VII The Impact of CAP Reform on Rural Development
The impact of the CAP on regional employment: a multi-modelling cross-country approach
Konstadinos Mattas, Filippo Arfini, Peter Midmore Michael Schmitz and Yves Surry1
The research reported in this chapter refers to five European Union (EU) selected regions (Emilia Romagna, Italy; East Wales, United Kingdom; Anatoliki Makedonia and Thraki, Greece; Ostergotland, Sweden; and Kassel, Germany) to identify and measure the Common Agricultural Policy’s (CAP) effects on employment throughout regional economies. It accounts for agricultural and non-agricultural effects, and covers the diversity of EU rural regions. A framework of three different approaches was developed and then applied to these five regions in order to trace out the current and anticipated employment effects of Pillars 1 and 2 changes. The focus of this work is to consolidate the conclusions derived from the different models applied in order to deduce valuable policy generalizations and to derive conclusions which may guide policymakers in making decisions related to regional and rural development. The results demonstrate that CAP funding, particularly for Pillar 2, contributes to the maintenance of employment in the farming sector but also in the non-farming sector, thus serving as a permanent regional “stimulus” package.
In the context of an unprecedented economic crisis, the impact of the CAP on general employment levels, either increasing or sustaining employment, is attracting the interest of the public and media, since today all policy tools devised and introduced throughout the European Union target directly or indirectly employment. Further output shrinkage and the consequent increase in the proportion of the jobless will hurt the economy and may cause social discontent. Now that the effectiveness of various stimulus packages is discussed, CAP funding may play the role of a raw model of the effectiveness of such policies since it has been operated for a long time and has been reformed several times.
Thus far, CAP reforms rarely mention employment objectives as a primary goal, since the premise that the free market system is irreplaceable and never leads to faults was indisputable. Nevertheless, maintaining high employment levels in the economy, and particularly in the rural regions of the European Union, remains a highly priority and it would be of extreme interest to see how the most recent CAP reform could affect employment, not only for the agricultural sector, but for the whole rural area.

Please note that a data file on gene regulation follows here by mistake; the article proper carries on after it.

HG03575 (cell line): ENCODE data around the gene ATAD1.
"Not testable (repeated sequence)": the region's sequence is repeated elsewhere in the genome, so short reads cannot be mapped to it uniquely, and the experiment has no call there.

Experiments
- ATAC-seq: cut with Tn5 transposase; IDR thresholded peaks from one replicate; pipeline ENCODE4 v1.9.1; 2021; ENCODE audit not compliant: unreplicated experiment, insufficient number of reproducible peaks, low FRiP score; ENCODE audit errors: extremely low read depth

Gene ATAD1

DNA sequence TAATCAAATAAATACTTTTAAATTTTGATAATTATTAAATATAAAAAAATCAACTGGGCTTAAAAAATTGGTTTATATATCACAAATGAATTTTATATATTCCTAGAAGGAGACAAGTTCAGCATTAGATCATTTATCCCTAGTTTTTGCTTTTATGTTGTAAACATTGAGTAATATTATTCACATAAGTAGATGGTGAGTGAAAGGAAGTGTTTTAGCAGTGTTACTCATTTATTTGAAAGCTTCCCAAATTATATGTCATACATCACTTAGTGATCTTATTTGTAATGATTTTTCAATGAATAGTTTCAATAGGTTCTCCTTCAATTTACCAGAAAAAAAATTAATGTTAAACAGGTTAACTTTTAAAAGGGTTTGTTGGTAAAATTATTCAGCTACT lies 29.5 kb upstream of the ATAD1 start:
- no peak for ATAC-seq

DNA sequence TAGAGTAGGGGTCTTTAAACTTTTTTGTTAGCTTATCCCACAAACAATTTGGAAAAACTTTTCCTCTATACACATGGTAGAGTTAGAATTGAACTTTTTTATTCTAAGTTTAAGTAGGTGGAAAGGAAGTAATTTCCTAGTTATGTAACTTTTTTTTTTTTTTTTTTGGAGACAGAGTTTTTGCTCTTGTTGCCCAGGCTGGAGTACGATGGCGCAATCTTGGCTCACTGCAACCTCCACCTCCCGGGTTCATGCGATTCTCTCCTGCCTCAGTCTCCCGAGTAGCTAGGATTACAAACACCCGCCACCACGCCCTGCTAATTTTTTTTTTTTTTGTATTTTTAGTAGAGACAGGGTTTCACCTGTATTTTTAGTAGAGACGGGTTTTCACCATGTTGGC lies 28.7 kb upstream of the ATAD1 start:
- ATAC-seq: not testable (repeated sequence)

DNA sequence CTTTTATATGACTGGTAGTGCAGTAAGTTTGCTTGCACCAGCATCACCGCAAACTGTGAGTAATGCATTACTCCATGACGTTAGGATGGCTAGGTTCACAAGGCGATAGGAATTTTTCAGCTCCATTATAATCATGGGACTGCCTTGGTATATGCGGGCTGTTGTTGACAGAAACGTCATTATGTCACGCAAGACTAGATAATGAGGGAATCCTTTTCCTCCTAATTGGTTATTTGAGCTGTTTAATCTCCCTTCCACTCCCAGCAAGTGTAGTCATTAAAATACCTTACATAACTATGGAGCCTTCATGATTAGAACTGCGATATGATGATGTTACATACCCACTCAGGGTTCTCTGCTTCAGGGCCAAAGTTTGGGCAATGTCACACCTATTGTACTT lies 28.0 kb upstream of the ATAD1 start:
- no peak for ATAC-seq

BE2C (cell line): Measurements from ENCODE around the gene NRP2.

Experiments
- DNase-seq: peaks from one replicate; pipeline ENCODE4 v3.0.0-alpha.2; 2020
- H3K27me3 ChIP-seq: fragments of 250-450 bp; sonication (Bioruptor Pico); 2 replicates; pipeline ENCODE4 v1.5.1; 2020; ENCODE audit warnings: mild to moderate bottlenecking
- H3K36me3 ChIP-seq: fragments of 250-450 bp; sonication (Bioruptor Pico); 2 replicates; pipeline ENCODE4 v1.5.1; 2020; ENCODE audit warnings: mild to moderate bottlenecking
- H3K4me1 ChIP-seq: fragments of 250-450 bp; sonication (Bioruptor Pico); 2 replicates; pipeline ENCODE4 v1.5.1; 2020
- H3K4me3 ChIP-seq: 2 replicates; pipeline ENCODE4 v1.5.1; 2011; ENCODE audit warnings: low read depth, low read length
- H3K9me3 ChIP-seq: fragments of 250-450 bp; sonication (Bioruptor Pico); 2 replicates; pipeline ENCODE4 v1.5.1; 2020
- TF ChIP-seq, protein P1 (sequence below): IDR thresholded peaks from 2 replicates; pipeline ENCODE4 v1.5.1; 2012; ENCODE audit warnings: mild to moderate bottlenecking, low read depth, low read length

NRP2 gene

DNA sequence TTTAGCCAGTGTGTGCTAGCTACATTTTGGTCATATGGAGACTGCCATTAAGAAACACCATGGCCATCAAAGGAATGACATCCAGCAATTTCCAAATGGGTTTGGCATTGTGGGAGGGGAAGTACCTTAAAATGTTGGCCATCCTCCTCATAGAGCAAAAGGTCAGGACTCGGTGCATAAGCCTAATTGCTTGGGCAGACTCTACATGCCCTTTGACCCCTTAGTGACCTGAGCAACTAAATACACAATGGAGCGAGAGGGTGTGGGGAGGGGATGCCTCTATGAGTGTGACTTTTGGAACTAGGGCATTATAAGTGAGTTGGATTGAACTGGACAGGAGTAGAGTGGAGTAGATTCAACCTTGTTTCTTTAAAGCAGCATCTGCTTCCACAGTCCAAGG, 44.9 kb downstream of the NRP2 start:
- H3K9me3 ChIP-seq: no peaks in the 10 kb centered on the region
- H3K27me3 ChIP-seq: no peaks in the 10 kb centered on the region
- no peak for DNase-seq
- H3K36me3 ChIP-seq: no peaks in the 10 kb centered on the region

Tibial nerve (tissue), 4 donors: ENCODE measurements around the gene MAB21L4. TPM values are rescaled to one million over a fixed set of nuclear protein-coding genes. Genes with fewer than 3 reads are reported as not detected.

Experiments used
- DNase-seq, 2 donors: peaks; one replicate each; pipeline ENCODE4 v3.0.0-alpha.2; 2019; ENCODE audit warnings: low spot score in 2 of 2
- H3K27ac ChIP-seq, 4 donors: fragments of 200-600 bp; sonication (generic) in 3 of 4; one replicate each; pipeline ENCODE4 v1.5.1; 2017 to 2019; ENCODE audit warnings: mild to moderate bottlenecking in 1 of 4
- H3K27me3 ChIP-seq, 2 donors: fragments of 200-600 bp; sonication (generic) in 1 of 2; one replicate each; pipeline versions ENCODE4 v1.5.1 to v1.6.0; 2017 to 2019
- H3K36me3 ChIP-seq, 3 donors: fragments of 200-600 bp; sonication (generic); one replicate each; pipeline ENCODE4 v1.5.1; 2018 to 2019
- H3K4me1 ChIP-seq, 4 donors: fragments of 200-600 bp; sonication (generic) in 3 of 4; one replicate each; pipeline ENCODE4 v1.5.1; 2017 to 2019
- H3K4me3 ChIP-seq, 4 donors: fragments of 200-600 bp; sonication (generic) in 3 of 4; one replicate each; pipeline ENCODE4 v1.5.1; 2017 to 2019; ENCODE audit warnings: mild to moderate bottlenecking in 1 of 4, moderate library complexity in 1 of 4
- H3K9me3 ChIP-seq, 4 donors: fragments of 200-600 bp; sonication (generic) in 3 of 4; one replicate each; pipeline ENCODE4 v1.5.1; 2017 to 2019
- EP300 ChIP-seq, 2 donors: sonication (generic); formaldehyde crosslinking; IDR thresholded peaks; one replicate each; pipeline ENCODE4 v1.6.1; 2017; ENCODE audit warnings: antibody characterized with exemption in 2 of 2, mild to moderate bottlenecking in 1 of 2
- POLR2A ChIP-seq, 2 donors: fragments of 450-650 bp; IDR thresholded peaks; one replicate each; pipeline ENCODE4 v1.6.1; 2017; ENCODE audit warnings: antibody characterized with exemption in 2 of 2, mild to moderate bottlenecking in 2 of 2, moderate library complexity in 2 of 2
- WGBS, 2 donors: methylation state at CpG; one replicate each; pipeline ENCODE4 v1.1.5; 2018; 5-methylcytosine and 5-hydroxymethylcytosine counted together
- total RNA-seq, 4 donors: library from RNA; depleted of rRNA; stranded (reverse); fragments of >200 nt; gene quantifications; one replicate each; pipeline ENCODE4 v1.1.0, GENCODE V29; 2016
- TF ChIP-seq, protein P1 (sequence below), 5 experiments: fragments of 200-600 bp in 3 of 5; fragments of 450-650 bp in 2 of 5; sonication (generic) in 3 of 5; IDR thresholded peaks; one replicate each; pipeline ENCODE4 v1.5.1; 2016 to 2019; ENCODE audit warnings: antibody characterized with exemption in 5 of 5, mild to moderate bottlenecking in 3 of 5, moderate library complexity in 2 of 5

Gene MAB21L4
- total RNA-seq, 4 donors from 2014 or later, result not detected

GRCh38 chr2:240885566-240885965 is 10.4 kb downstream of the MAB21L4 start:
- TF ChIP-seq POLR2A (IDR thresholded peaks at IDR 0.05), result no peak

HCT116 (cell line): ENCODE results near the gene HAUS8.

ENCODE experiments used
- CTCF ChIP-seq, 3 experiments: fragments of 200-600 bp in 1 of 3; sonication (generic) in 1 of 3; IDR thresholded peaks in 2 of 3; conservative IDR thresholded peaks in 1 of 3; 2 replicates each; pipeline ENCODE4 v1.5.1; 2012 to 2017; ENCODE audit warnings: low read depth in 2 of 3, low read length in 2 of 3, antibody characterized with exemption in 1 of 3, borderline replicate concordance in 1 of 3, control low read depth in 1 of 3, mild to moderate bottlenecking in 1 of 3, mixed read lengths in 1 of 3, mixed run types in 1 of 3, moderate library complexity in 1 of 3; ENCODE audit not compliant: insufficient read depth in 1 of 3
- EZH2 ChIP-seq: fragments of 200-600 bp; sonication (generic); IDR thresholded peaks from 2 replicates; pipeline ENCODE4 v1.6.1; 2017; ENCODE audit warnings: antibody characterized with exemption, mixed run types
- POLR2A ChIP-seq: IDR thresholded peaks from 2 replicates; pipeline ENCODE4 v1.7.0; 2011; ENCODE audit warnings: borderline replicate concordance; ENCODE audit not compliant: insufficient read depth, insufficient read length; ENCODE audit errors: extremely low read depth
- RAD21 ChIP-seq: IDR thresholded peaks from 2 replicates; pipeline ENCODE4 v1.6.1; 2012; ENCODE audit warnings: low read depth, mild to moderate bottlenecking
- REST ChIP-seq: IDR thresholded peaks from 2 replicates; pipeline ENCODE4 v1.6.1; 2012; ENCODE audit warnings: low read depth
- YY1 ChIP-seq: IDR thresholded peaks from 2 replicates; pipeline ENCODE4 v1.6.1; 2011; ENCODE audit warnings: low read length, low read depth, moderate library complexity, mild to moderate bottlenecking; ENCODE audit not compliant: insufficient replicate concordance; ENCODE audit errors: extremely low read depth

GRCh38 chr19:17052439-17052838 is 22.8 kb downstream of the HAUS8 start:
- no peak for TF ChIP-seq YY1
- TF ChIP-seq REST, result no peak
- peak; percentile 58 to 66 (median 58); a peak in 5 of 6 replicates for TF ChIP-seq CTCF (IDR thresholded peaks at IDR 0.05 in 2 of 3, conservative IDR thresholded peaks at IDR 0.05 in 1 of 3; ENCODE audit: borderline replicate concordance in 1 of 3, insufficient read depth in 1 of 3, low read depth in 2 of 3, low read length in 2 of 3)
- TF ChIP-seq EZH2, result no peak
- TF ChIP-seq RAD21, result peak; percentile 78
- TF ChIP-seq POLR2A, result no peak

Since 1992, CAP reforms have been streamlined several times, culminating with the 2003 reform, which brought about striking changes in the fundamental structure of CAP design and philosophy. Most of the studies of CAP reform effects have focused on certain agricultural sectors and certain countries (Colman et al., 2002; Gohin, 2006; Goodman and Mishra, 2005; Hennessy et al., 2004; Ooms and Peerlings, 2005; Serra et al., 2005a; Woldehanna et al., 2000), and have offered substantial contributions on further policy improvements. Certainly, changes in employment levels are strongly associated with several other parameters (output growth, investment trends, technology adoption, human capital) studied by others (Ahearn et al., 2005:2006; Alasia et al., 2009; El-Osta et al., 2004; Woldehanna et al., 2000), but a focus solely on rural employment levels can offer insights in assessing the CAP’s effectiveness and facilitate the introduction of more effective policies. Understanding how and why the CAP’s Pillar 1 and Pillar 2 influence rural employment constitutes a challenge, as CAP measures target a wide range of objectives causing counterbalancing and complex effects.
This paper addresses the relationship between CAP reform and rural employment in a multi-modelling and cross-country context, possibly providing general European Union lessons. The paper tries to reflect in a comprehensive way a few of the findings emerging from a Sixth Framework Programme EU-funded project. To achieve this objective, five rural areas, scattered throughout Europe, were selected, and then Pillar 1 and Pillar 2 effects on the region’s economy and on employment were studied. Whereas results can be influenced by the application of different approaches, they can also offer a more comprehensive picture of the region studied. Therefore, case studies primarily based on in-depth interviews, Positive Mathematical Programming (PMP) and an Input-Output model were employed in all the regions, coupled with local observations on the regions’ outlook and performance.
The paper is organised as follows: the next section provides a general background to the methodologies applied, followed by a further section describing the major characteristics of the selected regions. In the fourth section, a cross-regional assessment is made, based on the outcome from the application of the methods, and the closing section provides recommendations for future policy modifications and revisions.